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Hibernating Rhinos 2019 Predictions: Improving Database Infrastructure to Overcome Development, Privacy and Security Challenges

Industry executives and experts share their predictions for 2019.  Read them in this 11th annual series exclusive.

Contributed by Oren Eini, CEO and founder of Hibernating Rhinos

Improving database infrastructure to overcome development, privacy and security challenges

2018 was a year of continuous learning for professionals working in enterprise tech. Following a tumultuous trip around the sun filled with outages on major cloud platforms and massive security and privacy debates, technology professionals are ready to say goodbye to this year and look ahead to greener pastures. 

As such, 2019 must be a time for businesses to look back on the events that took place in the last year and make them into lessons learned, starting with their central command - the database. With data being produced, analyzed and stored at exponential rates (thanks to the growing technological ecosystem), the database is perhaps the most crucial element in overcoming - and preventing - similar outages and data breaches in the coming year.

1. The move to microservices will require more businesses to go multi-model.

While microservices aren't necessarily a new concept, the way businesses approach them in terms of database infrastructure and technology is. With a growing need for speed when it comes to application development - and the mass adoption of DevOps processes as a result - the demand to segment the different functions of an application is on the rise (hence the term microservices). However, many businesses have struggled to fully embrace microservices due to their current monolithic stack.

In 2019, businesses will embrace a multi-model approach that enables them to address each function, or service, as best as they can. By making use of relational models for their financing, document for their orders, graph for recommendations and time series for events, organizations can get the best out of both SQL and NoSQL data solutions. A multi-model strategy gives professionals the chance to see what a new way of looking at data can do for them, the applications they build and their organization as a whole.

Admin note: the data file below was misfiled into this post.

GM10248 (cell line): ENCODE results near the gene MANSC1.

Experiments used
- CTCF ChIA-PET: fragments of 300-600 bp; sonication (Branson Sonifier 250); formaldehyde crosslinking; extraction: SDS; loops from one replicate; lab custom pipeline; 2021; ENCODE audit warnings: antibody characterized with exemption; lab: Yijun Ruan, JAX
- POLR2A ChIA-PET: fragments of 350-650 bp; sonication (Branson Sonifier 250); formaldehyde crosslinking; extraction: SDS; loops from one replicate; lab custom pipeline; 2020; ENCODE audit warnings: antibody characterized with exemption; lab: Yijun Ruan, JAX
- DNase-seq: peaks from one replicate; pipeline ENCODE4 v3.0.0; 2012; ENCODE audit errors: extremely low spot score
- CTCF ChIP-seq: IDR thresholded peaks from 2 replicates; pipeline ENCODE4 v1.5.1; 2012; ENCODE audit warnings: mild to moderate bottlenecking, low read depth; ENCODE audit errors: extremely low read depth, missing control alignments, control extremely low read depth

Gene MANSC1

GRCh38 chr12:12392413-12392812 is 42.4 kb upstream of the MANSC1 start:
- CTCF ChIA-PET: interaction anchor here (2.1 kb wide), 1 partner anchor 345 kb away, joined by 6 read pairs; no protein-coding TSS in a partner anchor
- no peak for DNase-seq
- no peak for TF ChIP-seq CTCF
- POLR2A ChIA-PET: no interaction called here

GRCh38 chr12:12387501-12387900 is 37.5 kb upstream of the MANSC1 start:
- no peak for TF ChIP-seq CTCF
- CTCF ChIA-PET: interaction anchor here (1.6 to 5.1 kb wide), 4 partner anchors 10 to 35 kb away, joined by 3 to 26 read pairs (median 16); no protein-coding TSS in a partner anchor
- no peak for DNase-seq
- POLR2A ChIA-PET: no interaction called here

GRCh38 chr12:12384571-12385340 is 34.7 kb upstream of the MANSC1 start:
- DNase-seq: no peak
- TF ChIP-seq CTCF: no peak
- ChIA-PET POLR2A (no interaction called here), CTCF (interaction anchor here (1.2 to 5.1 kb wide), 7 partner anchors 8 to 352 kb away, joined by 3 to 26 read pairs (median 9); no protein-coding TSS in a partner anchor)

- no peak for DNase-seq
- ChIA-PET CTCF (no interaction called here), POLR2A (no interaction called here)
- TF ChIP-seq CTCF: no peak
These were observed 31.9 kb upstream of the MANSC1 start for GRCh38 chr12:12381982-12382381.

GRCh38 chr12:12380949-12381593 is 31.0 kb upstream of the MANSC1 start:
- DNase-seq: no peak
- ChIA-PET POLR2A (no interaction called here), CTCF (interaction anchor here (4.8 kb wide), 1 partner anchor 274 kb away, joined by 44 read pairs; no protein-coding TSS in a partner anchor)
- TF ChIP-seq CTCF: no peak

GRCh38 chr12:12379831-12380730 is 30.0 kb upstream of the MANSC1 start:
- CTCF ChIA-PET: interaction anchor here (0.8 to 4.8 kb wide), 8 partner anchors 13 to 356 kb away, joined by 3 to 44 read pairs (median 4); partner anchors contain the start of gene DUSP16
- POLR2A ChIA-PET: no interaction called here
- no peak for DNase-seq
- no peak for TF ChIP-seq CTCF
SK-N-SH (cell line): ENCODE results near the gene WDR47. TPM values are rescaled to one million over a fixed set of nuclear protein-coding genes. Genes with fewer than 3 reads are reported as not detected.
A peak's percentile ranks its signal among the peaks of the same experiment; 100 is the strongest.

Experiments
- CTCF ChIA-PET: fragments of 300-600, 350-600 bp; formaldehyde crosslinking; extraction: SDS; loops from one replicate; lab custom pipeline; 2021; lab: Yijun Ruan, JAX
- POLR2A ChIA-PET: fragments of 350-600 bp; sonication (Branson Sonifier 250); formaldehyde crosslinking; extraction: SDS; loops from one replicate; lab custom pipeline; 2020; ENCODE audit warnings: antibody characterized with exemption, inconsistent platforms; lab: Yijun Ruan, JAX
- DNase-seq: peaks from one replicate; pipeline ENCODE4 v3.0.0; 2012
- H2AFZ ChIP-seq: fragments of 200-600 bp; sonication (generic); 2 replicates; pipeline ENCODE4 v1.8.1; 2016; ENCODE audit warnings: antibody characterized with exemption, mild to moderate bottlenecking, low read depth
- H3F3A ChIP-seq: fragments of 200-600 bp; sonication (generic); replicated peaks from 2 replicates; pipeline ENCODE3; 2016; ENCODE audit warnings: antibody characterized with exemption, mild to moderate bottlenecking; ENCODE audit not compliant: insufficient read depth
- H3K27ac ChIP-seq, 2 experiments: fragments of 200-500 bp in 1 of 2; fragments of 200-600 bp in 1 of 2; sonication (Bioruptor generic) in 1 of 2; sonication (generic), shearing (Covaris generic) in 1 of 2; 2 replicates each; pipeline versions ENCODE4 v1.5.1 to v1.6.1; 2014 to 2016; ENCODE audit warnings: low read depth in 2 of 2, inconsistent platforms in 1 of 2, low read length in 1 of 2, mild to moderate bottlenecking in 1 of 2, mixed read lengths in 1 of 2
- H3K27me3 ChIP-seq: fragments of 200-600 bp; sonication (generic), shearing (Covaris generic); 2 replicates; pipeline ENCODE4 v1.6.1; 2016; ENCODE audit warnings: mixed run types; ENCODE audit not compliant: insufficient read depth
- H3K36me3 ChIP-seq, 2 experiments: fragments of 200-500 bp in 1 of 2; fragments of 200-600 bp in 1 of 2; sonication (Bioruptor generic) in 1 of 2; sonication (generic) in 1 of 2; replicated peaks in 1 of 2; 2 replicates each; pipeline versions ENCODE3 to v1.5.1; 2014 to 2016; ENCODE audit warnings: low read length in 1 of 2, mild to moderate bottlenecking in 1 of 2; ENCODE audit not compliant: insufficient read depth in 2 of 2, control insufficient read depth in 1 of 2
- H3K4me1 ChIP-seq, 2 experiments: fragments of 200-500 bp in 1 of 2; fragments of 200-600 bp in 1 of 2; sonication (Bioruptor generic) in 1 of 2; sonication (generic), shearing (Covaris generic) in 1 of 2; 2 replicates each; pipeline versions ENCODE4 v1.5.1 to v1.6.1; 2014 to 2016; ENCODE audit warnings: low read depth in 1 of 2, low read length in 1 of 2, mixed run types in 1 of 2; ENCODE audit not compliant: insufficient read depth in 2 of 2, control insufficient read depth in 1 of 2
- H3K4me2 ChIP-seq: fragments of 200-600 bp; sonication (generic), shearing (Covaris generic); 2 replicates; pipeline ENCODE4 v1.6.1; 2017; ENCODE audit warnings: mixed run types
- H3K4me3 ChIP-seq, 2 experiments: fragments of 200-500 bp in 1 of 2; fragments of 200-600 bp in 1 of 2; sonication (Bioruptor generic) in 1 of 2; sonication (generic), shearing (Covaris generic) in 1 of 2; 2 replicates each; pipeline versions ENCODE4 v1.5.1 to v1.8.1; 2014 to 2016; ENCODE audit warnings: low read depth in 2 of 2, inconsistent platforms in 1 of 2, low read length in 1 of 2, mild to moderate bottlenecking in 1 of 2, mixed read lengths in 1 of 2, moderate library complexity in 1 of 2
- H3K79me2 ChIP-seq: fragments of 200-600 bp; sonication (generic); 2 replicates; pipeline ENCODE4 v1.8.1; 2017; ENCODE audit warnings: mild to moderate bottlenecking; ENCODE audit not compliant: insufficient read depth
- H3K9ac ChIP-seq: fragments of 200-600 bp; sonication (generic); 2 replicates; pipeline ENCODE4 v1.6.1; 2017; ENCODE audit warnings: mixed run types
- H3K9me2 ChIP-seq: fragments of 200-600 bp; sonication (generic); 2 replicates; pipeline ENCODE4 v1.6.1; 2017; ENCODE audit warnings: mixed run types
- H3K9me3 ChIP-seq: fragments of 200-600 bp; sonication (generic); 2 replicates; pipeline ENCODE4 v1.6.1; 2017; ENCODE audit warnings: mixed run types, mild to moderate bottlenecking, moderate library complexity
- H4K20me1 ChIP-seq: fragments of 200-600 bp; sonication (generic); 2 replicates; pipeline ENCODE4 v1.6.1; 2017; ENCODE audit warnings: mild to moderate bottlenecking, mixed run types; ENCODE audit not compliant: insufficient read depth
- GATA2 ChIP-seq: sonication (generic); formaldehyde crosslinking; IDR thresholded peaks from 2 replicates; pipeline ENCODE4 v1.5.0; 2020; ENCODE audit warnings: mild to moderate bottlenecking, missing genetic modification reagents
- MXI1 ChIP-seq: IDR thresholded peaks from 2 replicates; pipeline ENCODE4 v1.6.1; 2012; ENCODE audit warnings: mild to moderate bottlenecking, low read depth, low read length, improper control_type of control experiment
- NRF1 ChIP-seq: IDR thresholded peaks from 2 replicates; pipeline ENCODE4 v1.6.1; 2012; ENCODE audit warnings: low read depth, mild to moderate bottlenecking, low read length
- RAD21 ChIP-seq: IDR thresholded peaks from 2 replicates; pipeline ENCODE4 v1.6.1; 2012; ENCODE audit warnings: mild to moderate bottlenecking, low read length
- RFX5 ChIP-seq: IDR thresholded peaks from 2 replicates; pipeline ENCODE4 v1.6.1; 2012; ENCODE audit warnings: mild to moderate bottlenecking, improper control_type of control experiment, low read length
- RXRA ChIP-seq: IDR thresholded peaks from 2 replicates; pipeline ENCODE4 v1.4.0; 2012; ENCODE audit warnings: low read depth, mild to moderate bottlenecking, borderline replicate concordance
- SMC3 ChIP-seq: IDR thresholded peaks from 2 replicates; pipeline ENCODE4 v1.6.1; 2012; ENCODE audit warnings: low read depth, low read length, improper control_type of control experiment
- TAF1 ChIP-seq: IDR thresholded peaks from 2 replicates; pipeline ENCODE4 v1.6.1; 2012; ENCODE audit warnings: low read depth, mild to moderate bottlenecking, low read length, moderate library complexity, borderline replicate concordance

2. IT will put the lockdown on unstructured data.

While IT professionals have made major headway when it comes to data management, the rise in unstructured data continues to be a challenge. And what's driving this rise? IoT and connected devices entering the enterprise. With everyone from Google to small businesses feeling the pressure of database security breaches, IT professionals must finally put additional safeguards on their unstructured data.

To overcome this, databases must provide additional protections like not allowing an application to release data to the pubic unless it is secured. It's an obvious fix, but you would be surprised how many security disasters have emanated from a developer disabling all locks to develop the application and then forgetting to enable them once it goes to production. In 2019, businesses must focus their efforts on ensuring these locks are secure - especially after the application goes public.

3. Databases will become "compliant-ready."

With the enormous pressure put on businesses from new compliance standards like the General Data Protection Regulation (GDPR), coupled with increasing large-scale data breaches at major organizations like Facebook and Google, companies must be laser-focused on better protecting their data, monitoring who is using it and where it is going.

To overcome these issues, databases must get better at event processing - especially keeping better logs tracking who is accessing data, when they're accessing, how they're accessing it and why. Technology professionals should look to implement more fine-tuned "Extract, Transform and Load" (ETL) functions, in which privately held data will not be transferred from one database to another without knowledge or approval of the right people. Without enabling the right policies and processes, regulations like HIPPA and GDPR will subject organizations to lawsuits, fines and additional penalties by governments.


About the Author


Oren Eini, CEO and founder of Hibernating Rhinos, has more than 20 years of experience in the development world with a strong focus on the Microsoft and .NET ecosystem. Recognized as one of Microsoft's Most Valuable Professionals since 2007, Oren is also the author of "Inside RavenDB." He frequently speaks at industry conferences such as DevTeach, JAOO, QCon, Oredev, NDC, Yow! and Progressive.NET. An avid blogger, you can also find him under his pseudonym as Ayende Rahien at

Published Friday, October 26, 2018 7:32 AM by David Marshall
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